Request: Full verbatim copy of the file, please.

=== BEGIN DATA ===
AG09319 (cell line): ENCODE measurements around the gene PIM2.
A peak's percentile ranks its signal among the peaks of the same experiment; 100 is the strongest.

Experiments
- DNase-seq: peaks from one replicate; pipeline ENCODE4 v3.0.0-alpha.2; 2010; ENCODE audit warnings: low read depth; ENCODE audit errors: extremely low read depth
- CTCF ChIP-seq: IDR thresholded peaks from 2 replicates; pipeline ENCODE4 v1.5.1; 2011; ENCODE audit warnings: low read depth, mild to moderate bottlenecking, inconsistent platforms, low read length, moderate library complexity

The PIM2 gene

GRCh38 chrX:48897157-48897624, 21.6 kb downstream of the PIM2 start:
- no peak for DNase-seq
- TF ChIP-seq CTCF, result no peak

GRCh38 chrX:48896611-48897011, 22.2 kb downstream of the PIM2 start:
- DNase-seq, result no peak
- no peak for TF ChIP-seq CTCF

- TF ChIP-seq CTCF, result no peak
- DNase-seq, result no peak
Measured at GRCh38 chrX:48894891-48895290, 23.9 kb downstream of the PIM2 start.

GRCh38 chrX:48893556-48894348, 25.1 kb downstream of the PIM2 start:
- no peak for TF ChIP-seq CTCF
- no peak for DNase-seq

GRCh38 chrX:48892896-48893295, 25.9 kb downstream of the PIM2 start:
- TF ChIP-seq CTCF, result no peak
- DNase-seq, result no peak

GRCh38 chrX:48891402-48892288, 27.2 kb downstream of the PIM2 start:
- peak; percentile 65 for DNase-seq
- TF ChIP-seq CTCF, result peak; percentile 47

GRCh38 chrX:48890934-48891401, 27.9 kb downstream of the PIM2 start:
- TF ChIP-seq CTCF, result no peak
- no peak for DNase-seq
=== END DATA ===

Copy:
AG09319 (cell line): ENCODE measurements around the gene PIM2.
A peak's percentile ranks its signal among the peaks of the same experiment; 100 is the strongest.

Experiments
- DNase-seq: peaks from one replicate; pipeline ENCODE4 v3.0.0-alpha.2; 2010; ENCODE audit warnings: low read depth; ENCODE audit errors: extremely low read depth
- CTCF ChIP-seq: IDR thresholded peaks from 2 replicates; pipeline ENCODE4 v1.5.1; 2011; ENCODE audit warnings: low read depth, mild to moderate bottlenecking, inconsistent platforms, low read length, moderate library complexity

The PIM2 gene

GRCh38 chrX:48897157-48897624, 21.6 kb downstream of the PIM2 start:
- no peak for DNase-seq
- TF ChIP-seq CTCF, result no peak

GRCh38 chrX:48896611-48897011, 22.2 kb downstream of the PIM2 start:
- DNase-seq, result no peak
- no peak for TF ChIP-seq CTCF

- TF ChIP-seq CTCF, result no peak
- DNase-seq, result no peak
Measured at GRCh38 chrX:48894891-48895290, 23.9 kb downstream of the PIM2 start.

GRCh38 chrX:48893556-48894348, 25.1 kb downstream of the PIM2 start:
- no peak for TF ChIP-seq CTCF
- no peak for DNase-seq

GRCh38 chrX:48892896-48893295, 25.9 kb downstream of the PIM2 start:
- TF ChIP-seq CTCF, result no peak
- DNase-seq, result no peak

GRCh38 chrX:48891402-48892288, 27.2 kb downstream of the PIM2 start:
- peak; percentile 65 for DNase-seq
- TF ChIP-seq CTCF, result peak; percentile 47

GRCh38 chrX:48890934-48891401, 27.9 kb downstream of the PIM2 start:
- TF ChIP-seq CTCF, result no peak
- no peak for DNase-seq